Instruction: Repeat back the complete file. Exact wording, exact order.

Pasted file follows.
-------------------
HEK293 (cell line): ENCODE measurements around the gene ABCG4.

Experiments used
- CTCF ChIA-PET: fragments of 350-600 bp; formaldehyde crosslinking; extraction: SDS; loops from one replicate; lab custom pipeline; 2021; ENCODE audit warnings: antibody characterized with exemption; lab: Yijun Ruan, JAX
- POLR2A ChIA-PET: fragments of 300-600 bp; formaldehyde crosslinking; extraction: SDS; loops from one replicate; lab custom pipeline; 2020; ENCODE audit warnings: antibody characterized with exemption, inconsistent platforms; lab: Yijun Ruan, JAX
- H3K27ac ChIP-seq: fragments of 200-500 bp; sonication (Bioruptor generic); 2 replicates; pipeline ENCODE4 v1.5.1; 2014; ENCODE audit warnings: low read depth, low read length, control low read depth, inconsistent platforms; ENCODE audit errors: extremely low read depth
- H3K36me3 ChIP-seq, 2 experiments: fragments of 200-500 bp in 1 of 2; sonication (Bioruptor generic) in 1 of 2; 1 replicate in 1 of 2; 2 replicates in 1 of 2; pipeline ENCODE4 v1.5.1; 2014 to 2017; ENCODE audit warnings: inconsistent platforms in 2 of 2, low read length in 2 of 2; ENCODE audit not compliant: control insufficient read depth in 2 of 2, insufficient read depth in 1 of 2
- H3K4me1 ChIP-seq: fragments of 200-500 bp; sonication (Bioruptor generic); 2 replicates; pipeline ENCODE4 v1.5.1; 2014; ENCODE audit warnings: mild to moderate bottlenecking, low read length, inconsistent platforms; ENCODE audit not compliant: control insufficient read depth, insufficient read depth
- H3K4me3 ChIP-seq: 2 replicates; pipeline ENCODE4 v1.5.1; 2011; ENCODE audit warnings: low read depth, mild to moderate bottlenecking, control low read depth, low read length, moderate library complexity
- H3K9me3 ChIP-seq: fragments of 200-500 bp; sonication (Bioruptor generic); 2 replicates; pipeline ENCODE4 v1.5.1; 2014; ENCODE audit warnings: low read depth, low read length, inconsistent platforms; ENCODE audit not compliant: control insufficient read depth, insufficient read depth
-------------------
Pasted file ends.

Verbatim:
HEK293 (cell line): ENCODE measurements around the gene ABCG4.

Experiments used
- CTCF ChIA-PET: fragments of 350-600 bp; formaldehyde crosslinking; extraction: SDS; loops from one replicate; lab custom pipeline; 2021; ENCODE audit warnings: antibody characterized with exemption; lab: Yijun Ruan, JAX
- POLR2A ChIA-PET: fragments of 300-600 bp; formaldehyde crosslinking; extraction: SDS; loops from one replicate; lab custom pipeline; 2020; ENCODE audit warnings: antibody characterized with exemption, inconsistent platforms; lab: Yijun Ruan, JAX
- H3K27ac ChIP-seq: fragments of 200-500 bp; sonication (Bioruptor generic); 2 replicates; pipeline ENCODE4 v1.5.1; 2014; ENCODE audit warnings: low read depth, low read length, control low read depth, inconsistent platforms; ENCODE audit errors: extremely low read depth
- H3K36me3 ChIP-seq, 2 experiments: fragments of 200-500 bp in 1 of 2; sonication (Bioruptor generic) in 1 of 2; 1 replicate in 1 of 2; 2 replicates in 1 of 2; pipeline ENCODE4 v1.5.1; 2014 to 2017; ENCODE audit warnings: inconsistent platforms in 2 of 2, low read length in 2 of 2; ENCODE audit not compliant: control insufficient read depth in 2 of 2, insufficient read depth in 1 of 2
- H3K4me1 ChIP-seq: fragments of 200-500 bp; sonication (Bioruptor generic); 2 replicates; pipeline ENCODE4 v1.5.1; 2014; ENCODE audit warnings: mild to moderate bottlenecking, low read length, inconsistent platforms; ENCODE audit not compliant: control insufficient read depth, insufficient read depth
- H3K4me3 ChIP-seq: 2 replicates; pipeline ENCODE4 v1.5.1; 2011; ENCODE audit warnings: low read depth, mild to moderate bottlenecking, control low read depth, low read length, moderate library complexity
- H3K9me3 ChIP-seq: fragments of 200-500 bp; sonication (Bioruptor generic); 2 replicates; pipeline ENCODE4 v1.5.1; 2014; ENCODE audit warnings: low read depth, low read length, inconsistent platforms; ENCODE audit not compliant: control insufficient read depth, insufficient read depth